Lush to cease some social media till it is ‘safer’

Lush, social media, Facebook, Instagram, Twitter, negative, positive


Lush said they will be closing their Instagram, Facebook, TikTok, and Snapchat pages. The new policy will be rolled out in all 48 countries Lush operates in.

Lush will continue to operate on Twitter and YouTube “for now” as it tries to “build better communication channels elsewhere”.

Chief Digital Officer and product inventor at Lush, Jack Constantine said: “[Social media channels] need to start listening to the reality of how they are affecting people’s mental health and the damage they are doing by their craving for the algorithm to be able to generate content all the time, whether or not it is good for the users . “

The retailer previously closed several of its UK social media accounts but said it was “back on the channels despite the best of intentions”.

It said it had decided to bring back “limited use of the channels we mothballed” to provide service to customers during the coronavirus lockdown.

Now, however, Lush said that despite the potential losses it incurs if it abandons platforms popular with its target audiences, it will stay offline for a year.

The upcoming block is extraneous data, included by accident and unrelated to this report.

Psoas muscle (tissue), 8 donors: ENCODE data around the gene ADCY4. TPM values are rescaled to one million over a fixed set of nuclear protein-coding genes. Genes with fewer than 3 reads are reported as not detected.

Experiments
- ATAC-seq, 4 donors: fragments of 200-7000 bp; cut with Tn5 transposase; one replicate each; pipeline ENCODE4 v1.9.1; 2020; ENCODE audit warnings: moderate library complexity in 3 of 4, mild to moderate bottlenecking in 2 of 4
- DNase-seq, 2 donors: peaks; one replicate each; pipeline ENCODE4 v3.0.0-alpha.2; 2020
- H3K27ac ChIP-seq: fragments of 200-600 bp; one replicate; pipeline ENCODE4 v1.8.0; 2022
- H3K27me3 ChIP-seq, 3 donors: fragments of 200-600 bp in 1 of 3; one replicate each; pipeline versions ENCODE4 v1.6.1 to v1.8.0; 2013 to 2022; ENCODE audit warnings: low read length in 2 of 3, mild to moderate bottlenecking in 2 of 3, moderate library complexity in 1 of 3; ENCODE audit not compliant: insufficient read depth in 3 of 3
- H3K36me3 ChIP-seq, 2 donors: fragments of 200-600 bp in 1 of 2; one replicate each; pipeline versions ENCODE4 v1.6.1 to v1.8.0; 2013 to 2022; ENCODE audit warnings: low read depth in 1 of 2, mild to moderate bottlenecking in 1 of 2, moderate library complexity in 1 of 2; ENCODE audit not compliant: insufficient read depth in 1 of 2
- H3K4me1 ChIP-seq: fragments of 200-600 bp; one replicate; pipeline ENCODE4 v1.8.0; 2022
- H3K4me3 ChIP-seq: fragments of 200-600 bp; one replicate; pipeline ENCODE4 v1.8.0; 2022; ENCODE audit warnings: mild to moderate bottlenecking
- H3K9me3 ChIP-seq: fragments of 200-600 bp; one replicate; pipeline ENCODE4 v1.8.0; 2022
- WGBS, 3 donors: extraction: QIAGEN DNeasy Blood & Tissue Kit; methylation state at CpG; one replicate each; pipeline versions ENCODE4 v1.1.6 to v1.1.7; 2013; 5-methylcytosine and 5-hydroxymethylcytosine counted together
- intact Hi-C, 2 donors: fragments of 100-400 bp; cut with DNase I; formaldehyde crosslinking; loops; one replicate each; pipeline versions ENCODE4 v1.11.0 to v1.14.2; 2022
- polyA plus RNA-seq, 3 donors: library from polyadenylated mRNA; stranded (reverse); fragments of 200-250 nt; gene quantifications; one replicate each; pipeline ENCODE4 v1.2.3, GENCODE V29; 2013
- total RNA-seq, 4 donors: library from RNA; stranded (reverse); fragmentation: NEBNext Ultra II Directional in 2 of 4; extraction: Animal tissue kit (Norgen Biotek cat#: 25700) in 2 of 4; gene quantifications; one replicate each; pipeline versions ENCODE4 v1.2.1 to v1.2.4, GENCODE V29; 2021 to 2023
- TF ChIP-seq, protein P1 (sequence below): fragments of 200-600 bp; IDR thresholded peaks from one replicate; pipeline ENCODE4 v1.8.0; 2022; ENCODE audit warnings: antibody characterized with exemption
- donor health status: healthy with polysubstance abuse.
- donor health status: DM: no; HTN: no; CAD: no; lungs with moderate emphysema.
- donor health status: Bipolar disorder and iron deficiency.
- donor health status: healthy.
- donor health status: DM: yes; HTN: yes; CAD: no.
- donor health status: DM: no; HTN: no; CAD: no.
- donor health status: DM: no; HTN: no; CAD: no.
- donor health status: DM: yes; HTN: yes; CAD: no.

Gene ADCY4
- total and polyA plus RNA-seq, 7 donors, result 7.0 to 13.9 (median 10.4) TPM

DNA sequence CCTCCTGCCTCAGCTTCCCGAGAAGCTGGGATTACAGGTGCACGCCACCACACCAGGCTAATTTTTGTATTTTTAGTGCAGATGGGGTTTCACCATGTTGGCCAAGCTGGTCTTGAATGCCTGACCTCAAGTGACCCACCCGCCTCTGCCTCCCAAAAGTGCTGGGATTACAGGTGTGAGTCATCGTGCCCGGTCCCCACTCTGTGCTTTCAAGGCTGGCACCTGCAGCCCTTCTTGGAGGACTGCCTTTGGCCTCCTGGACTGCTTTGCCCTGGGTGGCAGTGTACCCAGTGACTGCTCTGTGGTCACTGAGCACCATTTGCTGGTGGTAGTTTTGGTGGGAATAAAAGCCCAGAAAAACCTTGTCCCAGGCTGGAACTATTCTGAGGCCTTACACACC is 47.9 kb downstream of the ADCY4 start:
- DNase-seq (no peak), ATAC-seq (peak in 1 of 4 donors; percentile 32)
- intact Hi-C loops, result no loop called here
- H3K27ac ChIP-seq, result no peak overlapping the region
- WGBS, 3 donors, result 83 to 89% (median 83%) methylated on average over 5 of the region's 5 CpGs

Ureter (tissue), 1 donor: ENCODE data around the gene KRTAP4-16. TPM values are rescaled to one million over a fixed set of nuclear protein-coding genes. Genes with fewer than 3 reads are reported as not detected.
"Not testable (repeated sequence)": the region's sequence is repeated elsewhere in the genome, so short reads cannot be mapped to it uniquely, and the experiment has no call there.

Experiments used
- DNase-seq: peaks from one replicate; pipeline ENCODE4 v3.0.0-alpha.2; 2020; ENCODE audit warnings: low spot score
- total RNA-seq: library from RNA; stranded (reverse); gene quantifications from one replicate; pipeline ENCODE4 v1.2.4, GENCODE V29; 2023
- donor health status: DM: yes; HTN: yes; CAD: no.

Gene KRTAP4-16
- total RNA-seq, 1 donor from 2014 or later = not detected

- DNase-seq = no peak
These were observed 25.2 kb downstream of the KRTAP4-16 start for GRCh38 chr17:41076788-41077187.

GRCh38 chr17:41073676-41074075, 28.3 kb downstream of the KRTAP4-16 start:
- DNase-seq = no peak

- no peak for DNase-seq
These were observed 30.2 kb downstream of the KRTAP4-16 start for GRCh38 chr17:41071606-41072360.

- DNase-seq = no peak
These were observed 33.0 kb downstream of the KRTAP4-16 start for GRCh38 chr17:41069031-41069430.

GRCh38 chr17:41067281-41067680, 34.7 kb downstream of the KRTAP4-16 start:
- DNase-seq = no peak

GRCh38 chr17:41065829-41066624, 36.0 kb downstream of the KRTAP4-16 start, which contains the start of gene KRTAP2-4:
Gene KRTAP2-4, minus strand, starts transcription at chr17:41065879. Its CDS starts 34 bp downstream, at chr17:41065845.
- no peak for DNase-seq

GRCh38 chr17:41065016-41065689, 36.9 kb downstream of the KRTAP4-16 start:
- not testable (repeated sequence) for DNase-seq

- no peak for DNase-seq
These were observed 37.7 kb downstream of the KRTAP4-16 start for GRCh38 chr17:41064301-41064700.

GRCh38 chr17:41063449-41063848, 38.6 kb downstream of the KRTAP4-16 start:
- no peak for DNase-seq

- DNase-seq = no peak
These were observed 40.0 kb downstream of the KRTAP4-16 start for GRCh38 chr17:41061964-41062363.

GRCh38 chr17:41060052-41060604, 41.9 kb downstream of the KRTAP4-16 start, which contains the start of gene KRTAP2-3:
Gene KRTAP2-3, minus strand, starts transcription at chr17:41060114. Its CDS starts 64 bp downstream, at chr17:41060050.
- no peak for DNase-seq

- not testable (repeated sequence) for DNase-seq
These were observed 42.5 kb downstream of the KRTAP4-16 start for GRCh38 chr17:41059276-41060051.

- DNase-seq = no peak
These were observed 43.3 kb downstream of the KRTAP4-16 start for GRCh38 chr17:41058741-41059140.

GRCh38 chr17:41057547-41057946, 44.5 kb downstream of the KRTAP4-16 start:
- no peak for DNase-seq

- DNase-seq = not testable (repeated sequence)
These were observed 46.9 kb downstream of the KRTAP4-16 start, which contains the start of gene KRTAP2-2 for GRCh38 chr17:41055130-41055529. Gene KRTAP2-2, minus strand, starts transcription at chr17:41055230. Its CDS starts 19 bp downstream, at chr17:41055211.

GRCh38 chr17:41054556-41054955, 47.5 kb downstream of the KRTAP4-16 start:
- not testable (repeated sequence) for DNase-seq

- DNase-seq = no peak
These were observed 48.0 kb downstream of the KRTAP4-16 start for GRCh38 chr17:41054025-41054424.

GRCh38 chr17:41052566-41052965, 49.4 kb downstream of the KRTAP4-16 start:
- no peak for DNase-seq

The company has four million followers on its Lush Cosmetics North America Instagram page and 1.2 million on Facebook.

“We already know there is £ 10 million of potential sales damage and we need to be able to reclaim that,” said Constantine.

“We have a year to get that back and let’s hope we can do it.”

Lush said the “serious impact” of social media was poorly recognized and compared the situation to “climate change has been ignored and mitigated for decades”.

In particular, Mr. Constantine highlighted algorithms that kept showing users content that could affect their mental health by aggravating unhealthy thoughts.

“You become something that you get so easily addicted to,” he added.

He also accused Facebook of removing chronological timelines from the platform, making it harder for posts from influencers and companies to be seen by their followers.

Mark Constantine, Co-Founder and CEO of Lush, said, “I have stopped putting harmful ingredients in my products my entire life. There is now overwhelming evidence that we are at risk when using social media: “I’m not ready to expose my customers to this harm, so it’s time to put it out of the mix.”

Lush said he hoped platforms would introduce “best practice guidelines” and that international regulations would be turned into law.

“We are thinking about how we can influence the world positively instead of negatively,” said Jack Constantine.

“We are definitely concerned that our presence on Instagram, Facebook, Tiktok and Snapchat is more harmful than healthy. We may have to check YouTube again, but we don’t see it as negative at the moment. “